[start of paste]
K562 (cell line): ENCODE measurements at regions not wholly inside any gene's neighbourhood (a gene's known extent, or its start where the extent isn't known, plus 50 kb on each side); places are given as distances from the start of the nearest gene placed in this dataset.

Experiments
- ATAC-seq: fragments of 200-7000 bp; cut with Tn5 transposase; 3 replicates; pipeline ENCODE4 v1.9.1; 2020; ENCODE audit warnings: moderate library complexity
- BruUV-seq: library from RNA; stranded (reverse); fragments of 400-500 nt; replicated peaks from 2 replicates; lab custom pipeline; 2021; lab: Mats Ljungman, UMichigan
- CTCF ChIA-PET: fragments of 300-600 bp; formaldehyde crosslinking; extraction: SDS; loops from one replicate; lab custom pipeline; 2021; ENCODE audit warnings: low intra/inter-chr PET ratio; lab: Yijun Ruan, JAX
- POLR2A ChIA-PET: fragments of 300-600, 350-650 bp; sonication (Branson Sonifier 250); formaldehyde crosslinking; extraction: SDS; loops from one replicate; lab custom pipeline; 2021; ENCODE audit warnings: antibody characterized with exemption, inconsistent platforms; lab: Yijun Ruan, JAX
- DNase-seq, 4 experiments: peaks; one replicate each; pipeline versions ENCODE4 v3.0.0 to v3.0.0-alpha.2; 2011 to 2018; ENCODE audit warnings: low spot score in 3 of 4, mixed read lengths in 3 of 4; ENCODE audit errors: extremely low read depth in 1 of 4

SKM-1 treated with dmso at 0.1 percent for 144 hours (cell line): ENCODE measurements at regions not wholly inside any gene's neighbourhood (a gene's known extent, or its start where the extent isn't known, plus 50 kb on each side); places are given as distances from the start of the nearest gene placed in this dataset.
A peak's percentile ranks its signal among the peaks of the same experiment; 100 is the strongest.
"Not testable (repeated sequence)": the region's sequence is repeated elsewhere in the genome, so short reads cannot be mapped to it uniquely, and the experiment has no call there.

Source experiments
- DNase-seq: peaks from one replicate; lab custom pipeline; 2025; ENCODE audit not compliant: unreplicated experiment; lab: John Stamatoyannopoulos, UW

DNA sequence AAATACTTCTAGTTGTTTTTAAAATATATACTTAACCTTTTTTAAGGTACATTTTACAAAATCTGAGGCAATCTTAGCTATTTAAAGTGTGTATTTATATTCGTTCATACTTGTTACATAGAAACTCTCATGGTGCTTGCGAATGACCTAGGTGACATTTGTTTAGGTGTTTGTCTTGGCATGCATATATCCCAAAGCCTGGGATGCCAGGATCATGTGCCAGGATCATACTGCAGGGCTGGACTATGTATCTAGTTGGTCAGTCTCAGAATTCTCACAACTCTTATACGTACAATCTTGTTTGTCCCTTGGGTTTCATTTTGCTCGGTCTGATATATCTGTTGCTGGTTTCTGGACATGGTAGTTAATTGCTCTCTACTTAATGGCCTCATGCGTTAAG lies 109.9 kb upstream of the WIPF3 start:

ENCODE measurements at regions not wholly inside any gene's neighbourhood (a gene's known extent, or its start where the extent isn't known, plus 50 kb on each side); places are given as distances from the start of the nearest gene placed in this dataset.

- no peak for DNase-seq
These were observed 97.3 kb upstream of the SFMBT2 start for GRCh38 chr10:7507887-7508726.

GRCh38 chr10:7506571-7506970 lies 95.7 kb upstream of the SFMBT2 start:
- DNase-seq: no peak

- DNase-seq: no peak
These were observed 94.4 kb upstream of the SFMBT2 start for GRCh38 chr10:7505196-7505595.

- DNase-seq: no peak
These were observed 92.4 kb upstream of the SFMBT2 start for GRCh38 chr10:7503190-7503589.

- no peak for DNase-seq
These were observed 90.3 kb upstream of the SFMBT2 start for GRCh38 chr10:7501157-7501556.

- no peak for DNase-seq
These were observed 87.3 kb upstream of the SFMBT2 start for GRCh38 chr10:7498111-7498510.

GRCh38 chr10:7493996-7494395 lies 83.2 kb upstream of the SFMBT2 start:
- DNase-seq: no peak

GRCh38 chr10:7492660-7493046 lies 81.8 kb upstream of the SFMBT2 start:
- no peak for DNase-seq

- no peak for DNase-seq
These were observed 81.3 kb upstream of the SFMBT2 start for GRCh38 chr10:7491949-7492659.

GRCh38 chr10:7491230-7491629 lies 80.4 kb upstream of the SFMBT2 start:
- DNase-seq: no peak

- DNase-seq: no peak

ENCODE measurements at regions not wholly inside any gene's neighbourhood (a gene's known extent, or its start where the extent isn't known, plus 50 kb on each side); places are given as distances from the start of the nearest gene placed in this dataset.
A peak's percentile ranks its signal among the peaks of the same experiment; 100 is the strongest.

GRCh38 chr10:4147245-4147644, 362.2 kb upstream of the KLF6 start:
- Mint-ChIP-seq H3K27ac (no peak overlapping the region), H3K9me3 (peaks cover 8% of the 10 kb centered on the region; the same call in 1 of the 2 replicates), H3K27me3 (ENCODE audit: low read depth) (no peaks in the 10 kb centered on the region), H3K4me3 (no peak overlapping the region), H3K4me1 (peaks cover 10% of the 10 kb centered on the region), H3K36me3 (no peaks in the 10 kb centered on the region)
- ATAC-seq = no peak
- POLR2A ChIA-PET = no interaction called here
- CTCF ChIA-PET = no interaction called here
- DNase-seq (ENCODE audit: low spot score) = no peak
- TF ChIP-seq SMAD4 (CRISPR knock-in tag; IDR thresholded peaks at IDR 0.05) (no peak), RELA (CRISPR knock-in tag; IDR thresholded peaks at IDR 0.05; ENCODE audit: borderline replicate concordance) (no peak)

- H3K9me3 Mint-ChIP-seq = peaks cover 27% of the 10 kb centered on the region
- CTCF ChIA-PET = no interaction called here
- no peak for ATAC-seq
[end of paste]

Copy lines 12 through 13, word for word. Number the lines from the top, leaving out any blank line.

- DNase-seq: peaks from one replicate; lab custom pipeline; 2025; ENCODE audit not compliant: unreplicated experiment; lab: John Stamatoyannopoulos, UW

DNA sequence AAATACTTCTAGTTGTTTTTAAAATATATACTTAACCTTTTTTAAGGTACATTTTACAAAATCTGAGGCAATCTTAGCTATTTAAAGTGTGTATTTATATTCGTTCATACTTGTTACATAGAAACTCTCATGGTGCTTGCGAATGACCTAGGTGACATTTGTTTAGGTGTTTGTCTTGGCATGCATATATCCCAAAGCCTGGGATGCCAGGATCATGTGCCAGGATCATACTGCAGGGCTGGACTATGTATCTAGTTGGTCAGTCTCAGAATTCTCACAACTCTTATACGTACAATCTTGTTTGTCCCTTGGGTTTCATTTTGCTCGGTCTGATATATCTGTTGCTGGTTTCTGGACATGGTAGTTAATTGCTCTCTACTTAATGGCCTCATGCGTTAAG lies 109.9 kb upstream of the WIPF3 start: